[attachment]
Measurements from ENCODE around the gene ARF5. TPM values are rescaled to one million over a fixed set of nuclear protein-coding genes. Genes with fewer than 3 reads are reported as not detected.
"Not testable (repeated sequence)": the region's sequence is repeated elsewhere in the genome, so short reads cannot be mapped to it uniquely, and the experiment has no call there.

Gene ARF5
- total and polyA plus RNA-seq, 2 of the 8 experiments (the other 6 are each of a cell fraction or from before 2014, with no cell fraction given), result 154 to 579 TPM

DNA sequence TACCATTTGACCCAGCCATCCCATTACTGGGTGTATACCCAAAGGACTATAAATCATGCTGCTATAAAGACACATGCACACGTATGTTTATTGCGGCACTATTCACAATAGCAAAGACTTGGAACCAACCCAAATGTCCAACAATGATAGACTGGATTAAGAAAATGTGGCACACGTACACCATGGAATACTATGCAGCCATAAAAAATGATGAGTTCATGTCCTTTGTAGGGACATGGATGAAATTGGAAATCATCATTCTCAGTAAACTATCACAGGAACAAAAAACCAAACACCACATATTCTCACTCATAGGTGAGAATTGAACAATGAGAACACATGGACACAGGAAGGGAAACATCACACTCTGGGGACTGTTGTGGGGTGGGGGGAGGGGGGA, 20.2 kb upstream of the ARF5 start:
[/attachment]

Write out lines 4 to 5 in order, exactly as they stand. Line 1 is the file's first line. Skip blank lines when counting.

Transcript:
- total and polyA plus RNA-seq, 2 of the 8 experiments (the other 6 are each of a cell fraction or from before 2014, with no cell fraction given), result 154 to 579 TPM

DNA sequence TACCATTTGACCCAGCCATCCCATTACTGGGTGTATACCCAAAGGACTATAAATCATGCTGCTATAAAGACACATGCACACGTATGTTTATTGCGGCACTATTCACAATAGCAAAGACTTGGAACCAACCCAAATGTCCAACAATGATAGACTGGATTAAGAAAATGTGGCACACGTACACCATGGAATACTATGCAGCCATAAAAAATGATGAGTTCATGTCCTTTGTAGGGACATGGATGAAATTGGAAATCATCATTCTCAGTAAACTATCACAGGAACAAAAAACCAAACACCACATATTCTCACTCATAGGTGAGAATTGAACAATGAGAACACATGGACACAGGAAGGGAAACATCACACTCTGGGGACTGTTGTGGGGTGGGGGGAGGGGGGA, 20.2 kb upstream of the ARF5 start: